Various forms of vegetation, bugs, burrs, all can cause inflammation inside your dogs ears and are preventable with regular cleaning.

How to Treat Dog Ear Infections


Ear infections are identified by red irritated ears but unlike dog ear inflammation, with discharge accompanied by a strong odor. Infections can be caused by chronic inflammation, or the presence of an infectious organism living inside the ear canal.

Ear infections must be handled by your vet in order to prescribe the appropriate anti-biotic. Your veterinary lab may also take a culture to determine the exact type of bacterium.

There are two main sources of infectious organisms, fungal and bacterial.


Primarily yeast. It grows when the opportunity arises on a host with decreased immune defense and the proper environment (warm and moist), which fosters dog ear inflammation or infections. When severe yeast infection occurs in your dog you have a problem.

It's important to note that if you have recurring yeast infections in your dog even after you have performed all the precautionary measures for inflammation,(keeping his ears clean and dry) there may be under-lying medical issues such as hypothyroidism or cushing's diesease. See a veterinary clinic.


these are the most common

  • pathogenic bacteria : which is means the dog caught it from a source like a lake or pond and infected the ear.
  • non-pathogenic bacteria: natural bacteria that starts to take over the area. All dogs have a layer of "staff" as we do which are natural organisms that help protect from pathogenic bacterial infections. When the delicate balance of healthy staff is askew, problems arise.

The only way to know what type of infection your dogs dealing with is by getting your veterinary lab to take an ear culture. This identifies what type of bacteria or fungus is growing, thus prescribing a treatment. Follow it through. TO THE END!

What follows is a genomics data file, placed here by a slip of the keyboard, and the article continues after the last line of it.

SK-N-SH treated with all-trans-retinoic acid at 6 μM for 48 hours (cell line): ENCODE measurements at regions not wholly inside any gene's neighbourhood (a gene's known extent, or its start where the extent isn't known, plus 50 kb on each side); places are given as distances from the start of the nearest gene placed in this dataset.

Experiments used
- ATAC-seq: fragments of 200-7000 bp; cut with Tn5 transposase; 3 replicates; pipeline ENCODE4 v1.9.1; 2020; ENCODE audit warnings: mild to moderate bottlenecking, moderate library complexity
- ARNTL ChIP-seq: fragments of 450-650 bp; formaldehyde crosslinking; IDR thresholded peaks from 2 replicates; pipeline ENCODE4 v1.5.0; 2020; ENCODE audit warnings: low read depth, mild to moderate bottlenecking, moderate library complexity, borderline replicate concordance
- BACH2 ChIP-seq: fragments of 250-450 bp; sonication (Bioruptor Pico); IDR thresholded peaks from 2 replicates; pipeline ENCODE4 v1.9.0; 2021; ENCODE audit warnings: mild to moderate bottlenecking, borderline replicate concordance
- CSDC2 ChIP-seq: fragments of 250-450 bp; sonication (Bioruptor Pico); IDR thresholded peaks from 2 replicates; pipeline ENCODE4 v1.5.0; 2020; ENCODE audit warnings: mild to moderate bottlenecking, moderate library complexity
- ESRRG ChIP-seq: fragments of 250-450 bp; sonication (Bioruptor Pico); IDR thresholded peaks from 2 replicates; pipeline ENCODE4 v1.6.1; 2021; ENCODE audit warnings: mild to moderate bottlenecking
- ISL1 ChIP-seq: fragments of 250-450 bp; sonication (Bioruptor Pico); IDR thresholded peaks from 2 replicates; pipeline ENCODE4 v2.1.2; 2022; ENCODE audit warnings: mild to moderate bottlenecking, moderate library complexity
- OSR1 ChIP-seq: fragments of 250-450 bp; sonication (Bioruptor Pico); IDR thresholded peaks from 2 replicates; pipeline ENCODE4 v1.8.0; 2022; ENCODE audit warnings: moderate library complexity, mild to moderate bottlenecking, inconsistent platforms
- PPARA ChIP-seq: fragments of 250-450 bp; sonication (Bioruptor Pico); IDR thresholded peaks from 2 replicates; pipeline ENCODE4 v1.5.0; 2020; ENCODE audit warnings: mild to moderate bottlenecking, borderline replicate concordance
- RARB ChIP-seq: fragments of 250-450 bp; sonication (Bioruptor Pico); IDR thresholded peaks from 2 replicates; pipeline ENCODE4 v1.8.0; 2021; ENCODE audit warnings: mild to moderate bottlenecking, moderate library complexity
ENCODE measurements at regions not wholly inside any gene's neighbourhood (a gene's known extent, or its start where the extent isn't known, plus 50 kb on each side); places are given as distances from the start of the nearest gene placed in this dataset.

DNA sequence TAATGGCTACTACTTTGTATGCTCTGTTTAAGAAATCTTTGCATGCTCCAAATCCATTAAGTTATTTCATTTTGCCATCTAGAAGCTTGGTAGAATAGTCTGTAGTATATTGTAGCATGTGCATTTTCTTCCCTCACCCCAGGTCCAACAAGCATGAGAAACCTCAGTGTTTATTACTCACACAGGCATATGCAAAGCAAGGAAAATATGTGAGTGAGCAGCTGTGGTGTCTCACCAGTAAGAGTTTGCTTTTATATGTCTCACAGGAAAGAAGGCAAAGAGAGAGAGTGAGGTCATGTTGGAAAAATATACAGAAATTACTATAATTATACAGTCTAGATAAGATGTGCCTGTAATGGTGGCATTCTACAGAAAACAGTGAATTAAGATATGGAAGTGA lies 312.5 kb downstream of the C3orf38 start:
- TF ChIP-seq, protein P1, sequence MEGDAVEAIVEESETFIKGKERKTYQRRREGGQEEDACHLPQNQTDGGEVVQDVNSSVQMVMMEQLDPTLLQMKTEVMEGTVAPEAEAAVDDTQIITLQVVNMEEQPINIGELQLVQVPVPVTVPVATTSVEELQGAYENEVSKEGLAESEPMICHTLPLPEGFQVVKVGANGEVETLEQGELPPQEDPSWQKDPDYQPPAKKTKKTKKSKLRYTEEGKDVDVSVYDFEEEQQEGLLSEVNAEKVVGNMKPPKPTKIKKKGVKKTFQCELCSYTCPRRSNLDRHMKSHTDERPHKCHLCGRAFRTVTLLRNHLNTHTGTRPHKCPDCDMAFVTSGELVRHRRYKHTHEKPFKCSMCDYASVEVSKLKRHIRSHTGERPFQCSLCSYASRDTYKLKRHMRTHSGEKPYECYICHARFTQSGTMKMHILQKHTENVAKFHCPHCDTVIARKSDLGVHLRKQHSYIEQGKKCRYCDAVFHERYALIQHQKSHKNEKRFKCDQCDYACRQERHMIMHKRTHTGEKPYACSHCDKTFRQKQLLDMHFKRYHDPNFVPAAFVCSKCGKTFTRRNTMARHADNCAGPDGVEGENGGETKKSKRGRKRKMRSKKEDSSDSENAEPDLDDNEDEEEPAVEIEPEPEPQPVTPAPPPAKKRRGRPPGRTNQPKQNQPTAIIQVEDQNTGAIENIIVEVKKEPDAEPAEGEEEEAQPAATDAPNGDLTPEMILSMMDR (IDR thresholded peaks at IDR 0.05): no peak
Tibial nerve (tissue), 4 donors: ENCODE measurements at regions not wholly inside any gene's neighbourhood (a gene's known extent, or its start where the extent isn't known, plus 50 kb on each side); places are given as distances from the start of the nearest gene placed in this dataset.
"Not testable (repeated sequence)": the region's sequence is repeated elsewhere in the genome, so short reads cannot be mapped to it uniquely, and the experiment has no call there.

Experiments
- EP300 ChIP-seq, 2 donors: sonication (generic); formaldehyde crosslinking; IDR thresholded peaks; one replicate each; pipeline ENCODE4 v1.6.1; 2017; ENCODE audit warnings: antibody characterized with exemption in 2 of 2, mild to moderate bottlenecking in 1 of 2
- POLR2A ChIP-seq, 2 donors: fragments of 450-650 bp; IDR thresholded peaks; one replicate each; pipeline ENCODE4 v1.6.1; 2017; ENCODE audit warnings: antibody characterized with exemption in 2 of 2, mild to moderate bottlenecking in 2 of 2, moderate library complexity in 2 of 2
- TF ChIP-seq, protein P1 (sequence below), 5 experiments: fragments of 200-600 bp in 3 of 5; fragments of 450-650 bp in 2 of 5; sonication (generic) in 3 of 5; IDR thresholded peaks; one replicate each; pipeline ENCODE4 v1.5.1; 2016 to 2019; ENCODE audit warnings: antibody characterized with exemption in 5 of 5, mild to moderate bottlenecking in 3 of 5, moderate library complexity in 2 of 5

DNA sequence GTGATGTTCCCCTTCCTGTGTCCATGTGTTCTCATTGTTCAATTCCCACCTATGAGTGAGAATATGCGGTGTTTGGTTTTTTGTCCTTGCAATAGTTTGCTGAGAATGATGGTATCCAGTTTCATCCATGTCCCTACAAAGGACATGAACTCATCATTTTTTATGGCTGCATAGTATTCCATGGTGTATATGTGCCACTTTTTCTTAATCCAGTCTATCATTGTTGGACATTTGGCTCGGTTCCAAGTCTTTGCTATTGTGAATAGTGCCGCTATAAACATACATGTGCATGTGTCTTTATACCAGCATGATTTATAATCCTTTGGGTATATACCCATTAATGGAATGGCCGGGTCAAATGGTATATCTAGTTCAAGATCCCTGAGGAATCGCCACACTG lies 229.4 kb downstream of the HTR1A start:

Even though the ears may seem to clear-up after a couple days, stick with it till for the duration of the prescription to be sure the infectious bacteria are no longer a problem.


Stay away from the use alcohol based solutions .....they causes a painful burning if your pet is suffering from dog ear inflammation, or is irritated due to infection.
Don't use Q-tips inside the ear canal.
Don't instill the solution directly into the ear canal unless your 100% sure the ear drum is intact, and if unsure visit a veterinary clinic.

Cleaning solutions:

  • manufactured sterile anti-inflammatory cleaners
  • witch hazel
  • organic apple cider mixed 50/ 50 with purified water
  • hydrogen-peroxide
  • solutions of green tea

The best way to clean your dogs ears is to use cotton balls, since they can't be lodged inside the ear too far.

#1 -apply the solution to the cotton, and use a gentle swirling motion with your finger inside of your dogs ear.

#2 -look at the ball for debris, and continue to swab until the ball comes out clean and is debris free.

#3 -use a new cotton ball to dry out the ears from any excessive solution.

Do this again the next day, and continue this to find out the regularity of cleaning for your particular dog as all dogs are different and have varying amounts of debris.

Remember clean & dry are the words to a avoid dog ear problems associated with dog ear inflammation and infection.

Best wishes from dog care basics

Return to dog health problems from dog ear inflammation and infections